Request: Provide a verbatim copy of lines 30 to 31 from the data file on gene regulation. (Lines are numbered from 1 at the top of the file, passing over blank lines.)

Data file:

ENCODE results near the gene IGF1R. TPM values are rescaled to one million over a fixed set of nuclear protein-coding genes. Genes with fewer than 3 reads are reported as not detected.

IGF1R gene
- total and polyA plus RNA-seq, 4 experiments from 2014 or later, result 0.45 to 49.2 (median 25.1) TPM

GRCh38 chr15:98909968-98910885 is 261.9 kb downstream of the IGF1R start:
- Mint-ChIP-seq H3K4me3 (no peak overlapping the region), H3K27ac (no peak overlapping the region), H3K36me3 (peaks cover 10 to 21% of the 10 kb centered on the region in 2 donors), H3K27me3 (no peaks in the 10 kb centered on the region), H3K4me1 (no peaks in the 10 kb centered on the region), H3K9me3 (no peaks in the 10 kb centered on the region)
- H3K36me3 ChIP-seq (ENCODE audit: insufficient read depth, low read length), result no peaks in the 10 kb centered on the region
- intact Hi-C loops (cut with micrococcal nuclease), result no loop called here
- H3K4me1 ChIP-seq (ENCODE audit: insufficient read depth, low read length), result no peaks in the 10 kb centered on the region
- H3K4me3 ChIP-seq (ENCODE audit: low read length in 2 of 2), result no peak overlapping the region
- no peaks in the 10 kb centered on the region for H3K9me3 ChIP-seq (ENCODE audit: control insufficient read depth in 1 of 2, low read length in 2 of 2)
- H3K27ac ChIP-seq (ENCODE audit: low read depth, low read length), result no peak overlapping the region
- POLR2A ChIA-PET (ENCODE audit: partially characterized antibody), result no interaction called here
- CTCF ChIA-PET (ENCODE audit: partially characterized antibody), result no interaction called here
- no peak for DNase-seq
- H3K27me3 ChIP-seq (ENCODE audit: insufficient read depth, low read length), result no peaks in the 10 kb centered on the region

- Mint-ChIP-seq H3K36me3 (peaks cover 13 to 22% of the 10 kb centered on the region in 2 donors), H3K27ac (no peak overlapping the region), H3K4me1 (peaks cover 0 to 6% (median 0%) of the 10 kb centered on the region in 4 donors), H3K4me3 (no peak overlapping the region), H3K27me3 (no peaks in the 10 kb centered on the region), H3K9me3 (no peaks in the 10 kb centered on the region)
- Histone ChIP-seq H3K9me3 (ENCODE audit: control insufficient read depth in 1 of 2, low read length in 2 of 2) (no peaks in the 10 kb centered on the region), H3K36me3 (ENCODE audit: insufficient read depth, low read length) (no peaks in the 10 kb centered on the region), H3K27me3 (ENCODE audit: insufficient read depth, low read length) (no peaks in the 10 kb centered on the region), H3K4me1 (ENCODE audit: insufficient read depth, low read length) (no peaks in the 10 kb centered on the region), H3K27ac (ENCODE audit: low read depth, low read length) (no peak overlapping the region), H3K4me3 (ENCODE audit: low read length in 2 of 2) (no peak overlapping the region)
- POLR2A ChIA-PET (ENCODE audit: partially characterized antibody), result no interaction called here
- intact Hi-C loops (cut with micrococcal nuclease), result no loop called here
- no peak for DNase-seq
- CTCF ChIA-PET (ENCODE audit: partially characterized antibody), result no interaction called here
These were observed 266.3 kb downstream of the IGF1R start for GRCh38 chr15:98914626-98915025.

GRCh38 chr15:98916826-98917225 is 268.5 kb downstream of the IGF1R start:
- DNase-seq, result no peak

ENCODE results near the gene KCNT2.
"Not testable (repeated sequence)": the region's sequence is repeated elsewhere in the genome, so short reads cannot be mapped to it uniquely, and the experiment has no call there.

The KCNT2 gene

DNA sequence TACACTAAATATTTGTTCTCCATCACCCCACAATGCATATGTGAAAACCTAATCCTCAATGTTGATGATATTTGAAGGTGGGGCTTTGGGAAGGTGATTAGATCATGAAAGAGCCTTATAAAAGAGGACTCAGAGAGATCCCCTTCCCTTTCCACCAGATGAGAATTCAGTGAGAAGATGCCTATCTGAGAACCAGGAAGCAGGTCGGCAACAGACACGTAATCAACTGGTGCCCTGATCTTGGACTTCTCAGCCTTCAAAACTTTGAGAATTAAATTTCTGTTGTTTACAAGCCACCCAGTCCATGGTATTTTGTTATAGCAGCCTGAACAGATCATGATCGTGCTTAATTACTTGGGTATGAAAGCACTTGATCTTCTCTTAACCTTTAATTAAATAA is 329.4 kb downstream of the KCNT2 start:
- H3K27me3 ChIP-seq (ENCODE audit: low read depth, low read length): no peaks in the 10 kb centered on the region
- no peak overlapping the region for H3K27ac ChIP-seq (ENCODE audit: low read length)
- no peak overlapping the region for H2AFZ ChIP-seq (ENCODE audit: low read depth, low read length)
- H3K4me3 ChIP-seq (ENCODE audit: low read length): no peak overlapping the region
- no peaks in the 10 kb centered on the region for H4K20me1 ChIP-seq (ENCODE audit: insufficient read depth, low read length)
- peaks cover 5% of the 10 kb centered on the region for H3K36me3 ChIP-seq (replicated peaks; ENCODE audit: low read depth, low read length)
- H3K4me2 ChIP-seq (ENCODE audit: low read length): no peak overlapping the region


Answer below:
- no peak overlapping the region for H3K27ac ChIP-seq (ENCODE audit: low read length)
- no peak overlapping the region for H2AFZ ChIP-seq (ENCODE audit: low read depth, low read length)